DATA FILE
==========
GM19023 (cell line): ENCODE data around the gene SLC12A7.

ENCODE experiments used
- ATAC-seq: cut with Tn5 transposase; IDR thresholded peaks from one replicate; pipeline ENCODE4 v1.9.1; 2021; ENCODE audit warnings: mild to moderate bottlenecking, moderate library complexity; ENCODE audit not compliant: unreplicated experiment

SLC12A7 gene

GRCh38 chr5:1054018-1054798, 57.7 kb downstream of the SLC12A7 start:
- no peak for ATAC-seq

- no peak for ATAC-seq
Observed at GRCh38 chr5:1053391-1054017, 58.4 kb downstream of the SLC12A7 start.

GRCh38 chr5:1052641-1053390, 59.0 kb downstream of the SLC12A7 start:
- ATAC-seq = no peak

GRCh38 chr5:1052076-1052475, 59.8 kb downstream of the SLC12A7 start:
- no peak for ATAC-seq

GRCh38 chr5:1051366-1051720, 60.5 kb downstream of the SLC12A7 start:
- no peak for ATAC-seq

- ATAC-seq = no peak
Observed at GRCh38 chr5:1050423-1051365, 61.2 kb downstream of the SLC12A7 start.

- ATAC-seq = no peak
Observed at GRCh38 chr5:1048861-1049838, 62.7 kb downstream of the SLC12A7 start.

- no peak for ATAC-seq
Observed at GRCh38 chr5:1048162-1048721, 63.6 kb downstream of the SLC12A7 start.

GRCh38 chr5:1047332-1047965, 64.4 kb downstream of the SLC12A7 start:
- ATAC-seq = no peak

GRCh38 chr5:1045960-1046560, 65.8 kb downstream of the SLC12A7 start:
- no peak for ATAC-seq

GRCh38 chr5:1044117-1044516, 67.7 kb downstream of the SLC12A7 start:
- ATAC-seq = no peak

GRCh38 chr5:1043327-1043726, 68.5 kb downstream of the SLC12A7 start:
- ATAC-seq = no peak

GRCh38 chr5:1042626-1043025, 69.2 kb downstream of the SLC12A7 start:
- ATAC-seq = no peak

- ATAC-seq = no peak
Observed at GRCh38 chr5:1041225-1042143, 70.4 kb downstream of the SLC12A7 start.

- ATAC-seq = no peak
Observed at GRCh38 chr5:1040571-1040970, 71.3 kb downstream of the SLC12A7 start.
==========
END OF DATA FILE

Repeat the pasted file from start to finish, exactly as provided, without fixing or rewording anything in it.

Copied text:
GM19023 (cell line): ENCODE data around the gene SLC12A7.

ENCODE experiments used
- ATAC-seq: cut with Tn5 transposase; IDR thresholded peaks from one replicate; pipeline ENCODE4 v1.9.1; 2021; ENCODE audit warnings: mild to moderate bottlenecking, moderate library complexity; ENCODE audit not compliant: unreplicated experiment

SLC12A7 gene

GRCh38 chr5:1054018-1054798, 57.7 kb downstream of the SLC12A7 start:
- no peak for ATAC-seq

- no peak for ATAC-seq
Observed at GRCh38 chr5:1053391-1054017, 58.4 kb downstream of the SLC12A7 start.

GRCh38 chr5:1052641-1053390, 59.0 kb downstream of the SLC12A7 start:
- ATAC-seq = no peak

GRCh38 chr5:1052076-1052475, 59.8 kb downstream of the SLC12A7 start:
- no peak for ATAC-seq

GRCh38 chr5:1051366-1051720, 60.5 kb downstream of the SLC12A7 start:
- no peak for ATAC-seq

- ATAC-seq = no peak
Observed at GRCh38 chr5:1050423-1051365, 61.2 kb downstream of the SLC12A7 start.

- ATAC-seq = no peak
Observed at GRCh38 chr5:1048861-1049838, 62.7 kb downstream of the SLC12A7 start.

- no peak for ATAC-seq
Observed at GRCh38 chr5:1048162-1048721, 63.6 kb downstream of the SLC12A7 start.

GRCh38 chr5:1047332-1047965, 64.4 kb downstream of the SLC12A7 start:
- ATAC-seq = no peak

GRCh38 chr5:1045960-1046560, 65.8 kb downstream of the SLC12A7 start:
- no peak for ATAC-seq

GRCh38 chr5:1044117-1044516, 67.7 kb downstream of the SLC12A7 start:
- ATAC-seq = no peak

GRCh38 chr5:1043327-1043726, 68.5 kb downstream of the SLC12A7 start:
- ATAC-seq = no peak

GRCh38 chr5:1042626-1043025, 69.2 kb downstream of the SLC12A7 start:
- ATAC-seq = no peak

- ATAC-seq = no peak
Observed at GRCh38 chr5:1041225-1042143, 70.4 kb downstream of the SLC12A7 start.

- ATAC-seq = no peak
Observed at GRCh38 chr5:1040571-1040970, 71.3 kb downstream of the SLC12A7 start.